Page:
CDC Research Sees Spike in US Obesity Rate From 2018 to 2020
© AP Photo / Mark LennihanOverweight man wears a shirt patterned after the American flag
© AP Photo / Mark Lennihan
New research from CDC shows that the number of US states with an obesity rate over 35% has nearly doubled since 2018.
The CDC reports that in 2018 only nine states reported an obesity rate over 35%, with that number jumping to 12 in 2019, and hitting 16 in 2020. Delaware, Iowa, Ohio and Texas joined Alabama, Arkansas, Indiana, Kansas, Kentucky, Louisiana, Michigan, Mississippi, Oklahoma, South Carolina, Tennessee and West Virginia on that list in 2020.
The results of the study show serious demographic differences in the nation’s obesity rate, as well.
Thirty-five states reported an obesity rate among African American adults above 35%, 22 states reported an obesity rate among Hispanic adults above 35%, with another seven states having an obesity rate among non-Hispanic white adults above 35%. Zero states reported an obesity rate among Asian adults above 35%.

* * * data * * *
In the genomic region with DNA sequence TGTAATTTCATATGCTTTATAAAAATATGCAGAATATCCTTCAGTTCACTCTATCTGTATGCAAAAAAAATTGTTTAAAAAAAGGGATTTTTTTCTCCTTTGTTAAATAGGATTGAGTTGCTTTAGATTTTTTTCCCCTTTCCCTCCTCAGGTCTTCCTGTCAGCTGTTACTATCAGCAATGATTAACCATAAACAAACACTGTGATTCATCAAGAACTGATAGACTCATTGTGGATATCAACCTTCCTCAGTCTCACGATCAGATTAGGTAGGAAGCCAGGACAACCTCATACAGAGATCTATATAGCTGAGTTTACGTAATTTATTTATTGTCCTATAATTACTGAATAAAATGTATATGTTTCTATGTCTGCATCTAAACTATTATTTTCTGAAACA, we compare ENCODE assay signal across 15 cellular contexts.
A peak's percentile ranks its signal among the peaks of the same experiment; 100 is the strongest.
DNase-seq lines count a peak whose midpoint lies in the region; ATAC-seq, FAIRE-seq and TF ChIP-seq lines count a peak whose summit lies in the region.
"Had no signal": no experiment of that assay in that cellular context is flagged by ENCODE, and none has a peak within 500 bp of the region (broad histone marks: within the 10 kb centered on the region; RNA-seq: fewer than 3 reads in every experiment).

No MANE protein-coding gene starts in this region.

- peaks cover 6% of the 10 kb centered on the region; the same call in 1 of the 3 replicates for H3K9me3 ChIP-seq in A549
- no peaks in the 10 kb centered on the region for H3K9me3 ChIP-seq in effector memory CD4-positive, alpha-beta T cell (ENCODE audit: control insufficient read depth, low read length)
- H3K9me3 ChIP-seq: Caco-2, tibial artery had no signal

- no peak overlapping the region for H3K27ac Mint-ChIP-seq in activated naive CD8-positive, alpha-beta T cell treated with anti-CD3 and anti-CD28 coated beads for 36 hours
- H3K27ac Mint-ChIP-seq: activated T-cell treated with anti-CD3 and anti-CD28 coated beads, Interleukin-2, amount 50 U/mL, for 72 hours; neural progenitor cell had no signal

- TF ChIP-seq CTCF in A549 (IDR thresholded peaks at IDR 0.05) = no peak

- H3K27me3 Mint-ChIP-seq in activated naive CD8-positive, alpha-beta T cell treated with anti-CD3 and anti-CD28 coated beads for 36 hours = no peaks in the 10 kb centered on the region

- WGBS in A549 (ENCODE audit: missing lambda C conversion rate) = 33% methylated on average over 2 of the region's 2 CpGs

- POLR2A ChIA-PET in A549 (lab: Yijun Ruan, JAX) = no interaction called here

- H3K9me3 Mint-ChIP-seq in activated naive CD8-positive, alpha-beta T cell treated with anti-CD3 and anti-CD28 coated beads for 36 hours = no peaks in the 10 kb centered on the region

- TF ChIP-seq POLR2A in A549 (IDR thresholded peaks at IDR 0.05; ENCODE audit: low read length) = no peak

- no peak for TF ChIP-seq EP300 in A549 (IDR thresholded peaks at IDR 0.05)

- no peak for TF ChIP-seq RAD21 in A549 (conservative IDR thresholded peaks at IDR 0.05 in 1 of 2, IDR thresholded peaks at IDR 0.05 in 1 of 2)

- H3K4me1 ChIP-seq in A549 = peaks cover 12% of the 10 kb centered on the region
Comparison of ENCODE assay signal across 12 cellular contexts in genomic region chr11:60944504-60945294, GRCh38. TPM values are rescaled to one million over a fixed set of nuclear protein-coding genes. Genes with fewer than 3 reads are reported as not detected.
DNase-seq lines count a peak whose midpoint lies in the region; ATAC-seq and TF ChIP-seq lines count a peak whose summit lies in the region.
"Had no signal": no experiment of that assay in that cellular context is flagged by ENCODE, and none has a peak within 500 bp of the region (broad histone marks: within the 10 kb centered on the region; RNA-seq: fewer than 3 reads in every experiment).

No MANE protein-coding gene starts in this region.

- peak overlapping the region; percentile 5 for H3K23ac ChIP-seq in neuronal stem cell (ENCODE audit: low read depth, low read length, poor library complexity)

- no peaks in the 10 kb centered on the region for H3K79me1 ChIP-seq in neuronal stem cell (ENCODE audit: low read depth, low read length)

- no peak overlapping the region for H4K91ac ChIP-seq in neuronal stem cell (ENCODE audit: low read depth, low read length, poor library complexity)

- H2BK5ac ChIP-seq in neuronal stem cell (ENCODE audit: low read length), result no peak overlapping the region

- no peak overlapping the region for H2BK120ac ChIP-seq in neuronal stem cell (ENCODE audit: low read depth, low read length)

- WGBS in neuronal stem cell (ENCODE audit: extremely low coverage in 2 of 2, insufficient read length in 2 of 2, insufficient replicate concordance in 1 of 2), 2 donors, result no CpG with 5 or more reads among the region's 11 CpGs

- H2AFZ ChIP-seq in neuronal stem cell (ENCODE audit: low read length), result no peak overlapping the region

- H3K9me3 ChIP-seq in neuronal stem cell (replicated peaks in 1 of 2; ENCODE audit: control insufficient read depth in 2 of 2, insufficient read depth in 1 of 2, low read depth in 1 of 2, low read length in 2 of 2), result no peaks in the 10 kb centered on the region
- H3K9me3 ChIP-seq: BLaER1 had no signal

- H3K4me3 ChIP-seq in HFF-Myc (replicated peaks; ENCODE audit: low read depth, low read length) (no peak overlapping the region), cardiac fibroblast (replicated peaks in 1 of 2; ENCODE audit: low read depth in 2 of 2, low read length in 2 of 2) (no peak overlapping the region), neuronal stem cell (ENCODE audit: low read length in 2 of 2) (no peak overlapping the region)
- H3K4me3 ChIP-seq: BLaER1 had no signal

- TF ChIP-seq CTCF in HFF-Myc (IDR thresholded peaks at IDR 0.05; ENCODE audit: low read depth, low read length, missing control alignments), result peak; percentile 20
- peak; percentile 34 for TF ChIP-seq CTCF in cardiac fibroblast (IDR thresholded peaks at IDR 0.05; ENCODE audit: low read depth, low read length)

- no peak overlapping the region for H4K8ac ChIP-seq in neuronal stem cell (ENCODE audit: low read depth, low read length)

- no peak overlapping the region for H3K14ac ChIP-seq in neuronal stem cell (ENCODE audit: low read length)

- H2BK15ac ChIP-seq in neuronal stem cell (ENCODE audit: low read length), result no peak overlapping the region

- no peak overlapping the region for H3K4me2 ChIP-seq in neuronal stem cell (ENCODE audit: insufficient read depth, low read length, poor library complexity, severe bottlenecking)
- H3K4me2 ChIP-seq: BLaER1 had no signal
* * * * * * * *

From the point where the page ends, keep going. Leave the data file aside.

Education also plays a key factor in obesity rates.
“Obesity prevalence decreased by level of education. Adults without a high school degree or equivalent had the highest self-reported obesity (38.8%), followed by adults with some college (34.1%) or high school graduates (34.0%), and then by college graduates (25.0%),” the report added.
There is also evidence that the pandemic has fueled the growth in obesity. A Harris poll discovered that 42% of Americans reported weight gain since the pandemic started.
BMI is a useful tool for quickly and cheaply determining someone’s health based upon weight. It provides insights when aggregated in large datasets, but on an individual level can be misleading.
The results of the CDC’s findings pose a serious problem for the United States healthcare systems. Research has shown that obesity can lead to serious adverse health effects and increases the risk of serious complications from Covid. With healthcare and Covid polling highly on voter priorities, how public health officials combat America’s growing obesity crisis could become a heated political debate.